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NewsMay 15, 2024

How to spot graphic design scams

The RGD has received a number of messages from community members sharing about their experiences with graphic design scams. A common theme running through everyone's remarks is, “I don't want this to happen to anyone else.”

Drawing from the experiences shared with us, the RGD has put together a list of red flags to look out for when being approached by a potential client for graphic design work.

1. The request or brief is unrelated to the kind of work you do

Sometimes this can mean someone just didn't do their research, and they're using the spray and pray method to find a design professional. But if the request is way off base and is coupled with some of the red flags below, consider that it may be a scam. 

2. They don't have a legitimate business presence or email address

Always check who an email is coming from. The sender name may seem unsuspicious, but look at the actual address, particularly after the @ symbol. Is it from a real business or company? Does the person exist on LinkedIn? Does the email match the name of the company the sender says they're from? Anything with random numbers and letters, or from a generic account, should raise an eyebrow. 

3. They won't meet you in person or over video chat

Your communication back and forth seems normal and unremarkable, until you ask them to connect over Zoom. They keep coming up with excuses as to why they can't meet you, or they won't turn on their camera. This kind of behaviour should make you question whether they're being honest with you. While not every meeting needs to be face-to-face, a client should be willing to meet their vendor this way when needed.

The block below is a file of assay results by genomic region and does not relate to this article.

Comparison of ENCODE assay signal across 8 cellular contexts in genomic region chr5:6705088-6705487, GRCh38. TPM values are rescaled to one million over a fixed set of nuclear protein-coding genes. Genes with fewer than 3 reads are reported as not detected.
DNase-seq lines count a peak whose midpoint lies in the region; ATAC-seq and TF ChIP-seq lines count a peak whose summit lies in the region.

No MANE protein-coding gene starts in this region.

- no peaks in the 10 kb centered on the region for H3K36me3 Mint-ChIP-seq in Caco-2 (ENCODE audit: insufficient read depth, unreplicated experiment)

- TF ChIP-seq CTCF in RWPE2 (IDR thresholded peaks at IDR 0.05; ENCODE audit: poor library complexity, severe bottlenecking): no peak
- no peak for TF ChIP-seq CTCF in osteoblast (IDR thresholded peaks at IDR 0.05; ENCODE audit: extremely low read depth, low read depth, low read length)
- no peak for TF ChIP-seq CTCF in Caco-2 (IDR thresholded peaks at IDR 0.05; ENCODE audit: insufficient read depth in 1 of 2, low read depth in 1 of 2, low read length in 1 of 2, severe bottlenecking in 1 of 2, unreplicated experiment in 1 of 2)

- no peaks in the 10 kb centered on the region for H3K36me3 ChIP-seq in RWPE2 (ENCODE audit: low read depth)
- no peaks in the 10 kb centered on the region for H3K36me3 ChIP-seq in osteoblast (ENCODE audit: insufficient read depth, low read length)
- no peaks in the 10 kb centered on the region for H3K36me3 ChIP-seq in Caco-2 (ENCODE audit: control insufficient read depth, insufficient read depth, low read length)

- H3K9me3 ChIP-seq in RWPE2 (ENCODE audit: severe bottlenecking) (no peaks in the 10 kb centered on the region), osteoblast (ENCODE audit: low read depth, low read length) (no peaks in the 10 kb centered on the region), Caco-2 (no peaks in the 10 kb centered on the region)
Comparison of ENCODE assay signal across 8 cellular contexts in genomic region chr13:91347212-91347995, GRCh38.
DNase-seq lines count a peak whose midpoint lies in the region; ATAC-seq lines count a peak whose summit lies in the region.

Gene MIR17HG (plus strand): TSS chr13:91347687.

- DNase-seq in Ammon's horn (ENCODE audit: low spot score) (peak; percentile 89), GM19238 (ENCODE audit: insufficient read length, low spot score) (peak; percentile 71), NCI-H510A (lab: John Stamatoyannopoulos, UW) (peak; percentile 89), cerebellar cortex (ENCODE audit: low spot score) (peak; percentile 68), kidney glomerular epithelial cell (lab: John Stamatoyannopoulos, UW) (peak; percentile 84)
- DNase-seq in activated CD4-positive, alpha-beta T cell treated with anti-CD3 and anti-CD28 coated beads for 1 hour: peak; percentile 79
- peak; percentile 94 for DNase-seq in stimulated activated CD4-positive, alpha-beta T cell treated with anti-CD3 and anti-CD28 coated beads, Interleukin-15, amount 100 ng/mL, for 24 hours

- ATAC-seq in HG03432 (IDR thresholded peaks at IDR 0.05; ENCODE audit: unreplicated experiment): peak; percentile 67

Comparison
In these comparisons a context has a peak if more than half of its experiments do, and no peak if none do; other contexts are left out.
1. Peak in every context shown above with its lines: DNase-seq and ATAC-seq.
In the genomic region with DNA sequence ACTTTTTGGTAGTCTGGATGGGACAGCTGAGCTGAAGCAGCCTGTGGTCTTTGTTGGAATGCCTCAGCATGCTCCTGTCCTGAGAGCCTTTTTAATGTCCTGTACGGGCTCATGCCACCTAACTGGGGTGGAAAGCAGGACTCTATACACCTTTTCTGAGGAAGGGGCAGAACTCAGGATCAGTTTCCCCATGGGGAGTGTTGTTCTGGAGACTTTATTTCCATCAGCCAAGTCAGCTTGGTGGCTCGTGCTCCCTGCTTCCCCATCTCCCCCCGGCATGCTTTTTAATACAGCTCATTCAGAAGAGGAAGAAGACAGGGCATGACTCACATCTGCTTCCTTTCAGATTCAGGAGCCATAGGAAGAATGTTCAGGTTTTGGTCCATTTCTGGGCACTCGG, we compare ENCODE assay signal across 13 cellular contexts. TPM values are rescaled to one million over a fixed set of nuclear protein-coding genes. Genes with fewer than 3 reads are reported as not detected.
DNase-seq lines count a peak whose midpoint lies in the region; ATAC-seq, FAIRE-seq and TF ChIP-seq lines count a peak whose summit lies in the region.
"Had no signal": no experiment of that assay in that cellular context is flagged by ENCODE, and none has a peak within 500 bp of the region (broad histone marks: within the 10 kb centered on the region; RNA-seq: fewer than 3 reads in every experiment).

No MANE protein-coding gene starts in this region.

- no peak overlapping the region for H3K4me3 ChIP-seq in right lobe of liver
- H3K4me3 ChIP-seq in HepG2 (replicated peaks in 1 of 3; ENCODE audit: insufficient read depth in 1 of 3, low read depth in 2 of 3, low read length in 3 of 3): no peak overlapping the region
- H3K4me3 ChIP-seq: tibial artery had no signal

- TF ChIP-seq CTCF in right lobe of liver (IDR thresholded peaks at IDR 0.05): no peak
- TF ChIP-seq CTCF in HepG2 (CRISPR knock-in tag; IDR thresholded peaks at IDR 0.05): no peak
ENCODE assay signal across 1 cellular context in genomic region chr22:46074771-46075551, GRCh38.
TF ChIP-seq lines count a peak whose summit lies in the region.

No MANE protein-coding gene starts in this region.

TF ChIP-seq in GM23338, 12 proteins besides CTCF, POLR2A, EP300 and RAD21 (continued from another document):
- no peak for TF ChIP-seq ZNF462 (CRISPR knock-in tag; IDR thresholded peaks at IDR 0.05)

4. They won't pay a down payment fee

It's typical to charge a down payment fee in advance of starting a project. This is to assure the client that you'll complete the work they've started to pay for, and it also ensures that you won't be fully out of pocket if the client is late paying their invoice (or disappears).

Some people may not understand the value of this fee, and they may require some education around why it's important. But when a potential client refuses to pay this fee, and especially if they keep stressing the amount of money they will pay you, it's likely wise to walk away.

5. Payment seems odd, too good to be true or they ask you to send money back to them

If the amount of money a small, fledgling enterprise is offering you seems too good to be true, it probably is. That's not to say healthy budgets don't exist, but consider the source.

A hallmark of scams is "overpayment," where the scammer sends a cheque worth more than what they owed. The cheque appears to clear and so the receiver sends back the additional money, but the cheque bounces and the money is subsequently lost to the scammer.

If you receive any kind of overpayment, whether it be through a cheque or e-transfer, decline it and don't deposit it. Always ask for payment to be sent via the secure method of your choosing.

6. They ask for your personal banking information or other forms of personal identification

These kinds of requests are an immediate red flag and should result in an immediate termination of communication. Do not give out your credit card information or SIN number, or any other personal identification information. 

Final tips

Always trust your gut when dealing with potential clients, and ensure you have checks in place to ensure as best as possible that you are dealing with a reputable business or person, e.g. meet them on Zoom, charge a down payment fee, only accept payment through your chosen method.

If you've encountered a design scam before and would like to share about the experience for a future article, email community@rgd.ca. 


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